2018 Departementele verslag oor Navorsinguitsette (in Afrikaans)
Divergent research interests in the Department of Afrikaans
Members of the Department of Afrikaans demonstrated their divergent research interests in the publications they have produced during the 2018 academic year. Besides several journal publications, three books were published which range from topics on the wonderment at the making of stories in novels to the retelling of autobiographical tales or the slave, Muslim roots of the Afrikaans language.
The year kicked off with Prof Willie Burger’s Die wêreld van die storie (The World of the Story) which focuses on the “worlds of stories”, i.e. how do authors create a world of the imagination in their novels? In reading stories the reader is transported to a “different” world. Burger investigates the textual strategies employed in creating these imagined worlds, their relationships within a specific text as well as within broader cultural contexts. He explores the possible reasons for the sense of wonderment the reader experiences when she/he reads a text, and tries to understand what “the world of the story” contributes to our understanding of the world around us.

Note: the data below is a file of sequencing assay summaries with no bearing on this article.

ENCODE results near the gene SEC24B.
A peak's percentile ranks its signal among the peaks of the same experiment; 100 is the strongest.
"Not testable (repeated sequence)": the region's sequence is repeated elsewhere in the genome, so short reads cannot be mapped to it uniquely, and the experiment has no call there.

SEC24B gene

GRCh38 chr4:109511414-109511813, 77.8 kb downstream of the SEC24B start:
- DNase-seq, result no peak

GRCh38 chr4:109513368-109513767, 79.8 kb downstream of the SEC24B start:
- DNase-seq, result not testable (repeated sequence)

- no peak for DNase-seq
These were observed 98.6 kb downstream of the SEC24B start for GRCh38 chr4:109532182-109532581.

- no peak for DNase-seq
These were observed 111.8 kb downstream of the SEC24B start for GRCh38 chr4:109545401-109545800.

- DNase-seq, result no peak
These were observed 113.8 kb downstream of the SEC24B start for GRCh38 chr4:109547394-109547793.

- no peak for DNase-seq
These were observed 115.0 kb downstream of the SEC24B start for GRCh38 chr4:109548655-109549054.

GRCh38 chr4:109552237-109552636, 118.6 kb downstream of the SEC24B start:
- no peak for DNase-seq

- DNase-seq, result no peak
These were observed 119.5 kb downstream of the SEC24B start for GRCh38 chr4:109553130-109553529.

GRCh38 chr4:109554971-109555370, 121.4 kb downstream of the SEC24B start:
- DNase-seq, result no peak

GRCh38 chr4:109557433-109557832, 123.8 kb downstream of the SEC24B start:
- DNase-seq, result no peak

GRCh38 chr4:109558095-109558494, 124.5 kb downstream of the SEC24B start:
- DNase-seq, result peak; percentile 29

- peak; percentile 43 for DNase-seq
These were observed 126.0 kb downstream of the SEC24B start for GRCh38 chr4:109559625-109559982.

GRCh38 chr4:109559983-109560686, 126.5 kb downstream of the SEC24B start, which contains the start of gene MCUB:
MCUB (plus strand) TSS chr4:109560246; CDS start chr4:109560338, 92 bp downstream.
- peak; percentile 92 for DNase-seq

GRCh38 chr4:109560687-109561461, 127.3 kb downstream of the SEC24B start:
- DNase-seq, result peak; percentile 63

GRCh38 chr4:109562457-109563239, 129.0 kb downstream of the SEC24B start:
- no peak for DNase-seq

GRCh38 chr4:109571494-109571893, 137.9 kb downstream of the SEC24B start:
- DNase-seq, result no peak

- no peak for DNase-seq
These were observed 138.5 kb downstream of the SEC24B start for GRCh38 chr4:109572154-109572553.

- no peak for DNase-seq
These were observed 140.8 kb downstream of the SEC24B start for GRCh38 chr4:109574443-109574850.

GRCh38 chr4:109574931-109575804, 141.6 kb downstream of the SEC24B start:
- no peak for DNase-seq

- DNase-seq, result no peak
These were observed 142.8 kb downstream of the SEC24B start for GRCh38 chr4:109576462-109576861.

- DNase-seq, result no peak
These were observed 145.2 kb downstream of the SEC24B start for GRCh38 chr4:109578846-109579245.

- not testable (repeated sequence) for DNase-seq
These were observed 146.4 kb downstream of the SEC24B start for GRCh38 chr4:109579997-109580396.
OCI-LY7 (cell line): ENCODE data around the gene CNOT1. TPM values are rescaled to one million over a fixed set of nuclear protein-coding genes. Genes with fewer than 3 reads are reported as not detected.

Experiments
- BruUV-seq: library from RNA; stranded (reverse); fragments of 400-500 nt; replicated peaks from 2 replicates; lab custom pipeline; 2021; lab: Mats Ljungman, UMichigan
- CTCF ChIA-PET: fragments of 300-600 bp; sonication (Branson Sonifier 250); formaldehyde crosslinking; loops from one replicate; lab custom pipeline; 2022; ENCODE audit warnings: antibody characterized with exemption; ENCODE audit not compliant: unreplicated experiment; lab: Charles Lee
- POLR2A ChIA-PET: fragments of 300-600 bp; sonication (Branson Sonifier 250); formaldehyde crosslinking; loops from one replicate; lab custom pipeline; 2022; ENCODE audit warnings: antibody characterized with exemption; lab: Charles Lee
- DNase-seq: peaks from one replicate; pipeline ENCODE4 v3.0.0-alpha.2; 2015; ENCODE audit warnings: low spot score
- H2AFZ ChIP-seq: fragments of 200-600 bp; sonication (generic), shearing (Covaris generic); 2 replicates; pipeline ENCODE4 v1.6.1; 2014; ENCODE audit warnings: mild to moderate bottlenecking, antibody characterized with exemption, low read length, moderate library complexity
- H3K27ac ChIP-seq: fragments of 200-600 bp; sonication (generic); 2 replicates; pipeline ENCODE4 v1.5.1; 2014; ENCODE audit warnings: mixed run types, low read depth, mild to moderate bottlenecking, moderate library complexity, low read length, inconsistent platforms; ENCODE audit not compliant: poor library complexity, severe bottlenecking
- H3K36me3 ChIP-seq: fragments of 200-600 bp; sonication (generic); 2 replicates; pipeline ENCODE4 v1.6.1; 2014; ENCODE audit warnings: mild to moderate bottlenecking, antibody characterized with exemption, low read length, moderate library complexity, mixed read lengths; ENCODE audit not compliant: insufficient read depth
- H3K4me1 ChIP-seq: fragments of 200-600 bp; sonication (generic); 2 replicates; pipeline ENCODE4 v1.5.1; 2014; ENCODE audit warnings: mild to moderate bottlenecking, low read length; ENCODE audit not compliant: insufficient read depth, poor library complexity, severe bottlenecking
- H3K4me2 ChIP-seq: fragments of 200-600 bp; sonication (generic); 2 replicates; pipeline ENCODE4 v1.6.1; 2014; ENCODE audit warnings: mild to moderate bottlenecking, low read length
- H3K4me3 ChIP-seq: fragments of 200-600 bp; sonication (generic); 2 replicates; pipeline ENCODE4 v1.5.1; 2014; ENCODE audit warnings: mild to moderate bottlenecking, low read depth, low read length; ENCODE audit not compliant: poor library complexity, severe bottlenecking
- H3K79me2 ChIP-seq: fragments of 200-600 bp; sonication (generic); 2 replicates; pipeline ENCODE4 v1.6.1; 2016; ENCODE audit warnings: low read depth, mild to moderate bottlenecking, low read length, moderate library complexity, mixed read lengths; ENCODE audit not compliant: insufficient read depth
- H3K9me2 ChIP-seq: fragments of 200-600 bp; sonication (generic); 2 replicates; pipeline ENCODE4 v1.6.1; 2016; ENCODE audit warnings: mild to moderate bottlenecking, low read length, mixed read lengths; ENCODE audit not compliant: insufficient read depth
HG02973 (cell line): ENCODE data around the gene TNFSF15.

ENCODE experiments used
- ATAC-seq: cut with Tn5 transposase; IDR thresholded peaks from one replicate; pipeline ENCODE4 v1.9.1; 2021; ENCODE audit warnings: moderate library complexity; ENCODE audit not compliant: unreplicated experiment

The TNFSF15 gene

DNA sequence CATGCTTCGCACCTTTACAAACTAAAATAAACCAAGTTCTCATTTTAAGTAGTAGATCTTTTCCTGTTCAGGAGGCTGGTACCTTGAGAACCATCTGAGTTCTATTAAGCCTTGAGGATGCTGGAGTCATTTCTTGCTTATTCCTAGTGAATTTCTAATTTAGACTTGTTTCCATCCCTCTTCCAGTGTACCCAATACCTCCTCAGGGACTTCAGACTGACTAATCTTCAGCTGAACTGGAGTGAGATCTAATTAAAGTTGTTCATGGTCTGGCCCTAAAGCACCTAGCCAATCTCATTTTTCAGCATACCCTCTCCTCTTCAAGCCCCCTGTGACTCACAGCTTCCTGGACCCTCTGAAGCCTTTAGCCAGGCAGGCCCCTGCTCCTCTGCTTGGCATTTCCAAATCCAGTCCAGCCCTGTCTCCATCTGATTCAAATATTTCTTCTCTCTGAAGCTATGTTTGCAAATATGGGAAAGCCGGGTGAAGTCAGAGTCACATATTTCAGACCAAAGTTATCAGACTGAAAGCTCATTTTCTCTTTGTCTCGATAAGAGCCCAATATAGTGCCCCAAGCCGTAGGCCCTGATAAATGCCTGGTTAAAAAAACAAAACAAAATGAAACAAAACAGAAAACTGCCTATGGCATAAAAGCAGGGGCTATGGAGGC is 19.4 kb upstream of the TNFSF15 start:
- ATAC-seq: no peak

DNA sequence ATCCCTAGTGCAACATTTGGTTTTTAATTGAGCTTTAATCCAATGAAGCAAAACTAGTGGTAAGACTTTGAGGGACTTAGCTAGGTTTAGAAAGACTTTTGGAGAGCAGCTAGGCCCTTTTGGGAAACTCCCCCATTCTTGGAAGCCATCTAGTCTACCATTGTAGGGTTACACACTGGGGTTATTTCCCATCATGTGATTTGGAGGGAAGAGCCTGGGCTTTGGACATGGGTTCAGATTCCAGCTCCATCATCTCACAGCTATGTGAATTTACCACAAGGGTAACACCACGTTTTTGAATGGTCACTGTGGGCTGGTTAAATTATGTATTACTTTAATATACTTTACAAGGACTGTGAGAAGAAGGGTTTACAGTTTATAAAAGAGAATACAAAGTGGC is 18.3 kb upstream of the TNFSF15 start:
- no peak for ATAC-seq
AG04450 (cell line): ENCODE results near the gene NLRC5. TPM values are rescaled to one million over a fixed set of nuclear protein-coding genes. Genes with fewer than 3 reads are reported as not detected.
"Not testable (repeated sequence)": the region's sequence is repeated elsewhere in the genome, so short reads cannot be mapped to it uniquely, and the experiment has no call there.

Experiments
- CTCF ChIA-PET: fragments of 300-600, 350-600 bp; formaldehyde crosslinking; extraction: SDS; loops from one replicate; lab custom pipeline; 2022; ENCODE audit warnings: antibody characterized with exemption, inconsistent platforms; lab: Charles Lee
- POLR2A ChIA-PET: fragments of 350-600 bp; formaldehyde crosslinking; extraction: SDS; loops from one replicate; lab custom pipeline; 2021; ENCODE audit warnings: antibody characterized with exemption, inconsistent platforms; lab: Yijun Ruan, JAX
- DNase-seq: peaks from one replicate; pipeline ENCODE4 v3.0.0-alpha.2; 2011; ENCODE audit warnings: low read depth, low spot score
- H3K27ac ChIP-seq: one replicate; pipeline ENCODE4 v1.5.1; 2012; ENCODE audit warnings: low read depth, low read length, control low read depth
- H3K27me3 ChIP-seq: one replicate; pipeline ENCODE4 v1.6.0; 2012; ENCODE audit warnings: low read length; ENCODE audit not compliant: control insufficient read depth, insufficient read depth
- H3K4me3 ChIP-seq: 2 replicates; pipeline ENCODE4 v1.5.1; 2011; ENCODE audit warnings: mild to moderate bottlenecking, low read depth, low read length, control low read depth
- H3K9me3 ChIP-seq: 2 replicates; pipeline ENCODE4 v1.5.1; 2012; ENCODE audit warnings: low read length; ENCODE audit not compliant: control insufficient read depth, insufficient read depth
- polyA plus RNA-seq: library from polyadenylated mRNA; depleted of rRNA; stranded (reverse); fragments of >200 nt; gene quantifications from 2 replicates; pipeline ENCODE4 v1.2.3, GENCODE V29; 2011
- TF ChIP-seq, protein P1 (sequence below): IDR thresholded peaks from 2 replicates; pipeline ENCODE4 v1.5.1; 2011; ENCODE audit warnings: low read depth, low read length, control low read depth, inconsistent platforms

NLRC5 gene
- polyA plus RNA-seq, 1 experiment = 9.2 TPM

Prof Hein Willemse edited a collection of autobiographical essays on the experiences of a group of hostel students at the University of the Western Cape during the 1970s. In an interview on the book, Hostel. Autobiographical Narratives of the 1975-1980 University of the Western Cape Student Generation, he recalls that all of the contributors are first generation university students who were deeply influenced by the uprisings of 1976. They came together as strangers at the residences and formed long-standing networks and friendships. The essays published in Afrikaans and English “read severally and collectively (give) a varied view of the histories, influences, experiences and transitions of a generation that unwittingly came to adulthood on the cusp of major social changes in southern Africa”.
Willemse also published a reworked, translated version of a book he co-edited in 2011, namely Achmat Davids’ The Afrikaans of the Cape Muslims. The Stigting vir die Bemagtiging deur Afrikaans (Foundation for Empowerment through Afrikaans) commissioned a reader-friendly, accessible translated version of this path-breaking book. Die Afrikaans van die Kaapse Moslems was launched at the Afrikaans Language Museum in Paarl on Reconciliation weekend, 2018. In his speech at the launch of the book Willemse pointed out that Davids’ study demonstrates that slave descendants and Muslims imams played a significant, if under-acknowledged, role in the early development of spoken and written Afrikaans in Arabic script.
Besides these publications, Dr Bibi Burger and Dr Jacomien van Niekerk published interesting research articles in a book publication entitled Dogs in Southern African Literatures. This is the first such collection of studies on dogs in southern African literatures. According to the publisher’s write-up the complex relations of dogs and people from “colonialism and indigeneity are explored, in novels and poetry” and in various South African languages. “This volume aims to start a serious conversation about, and acknowledgement of, the important place dogs have in our society.”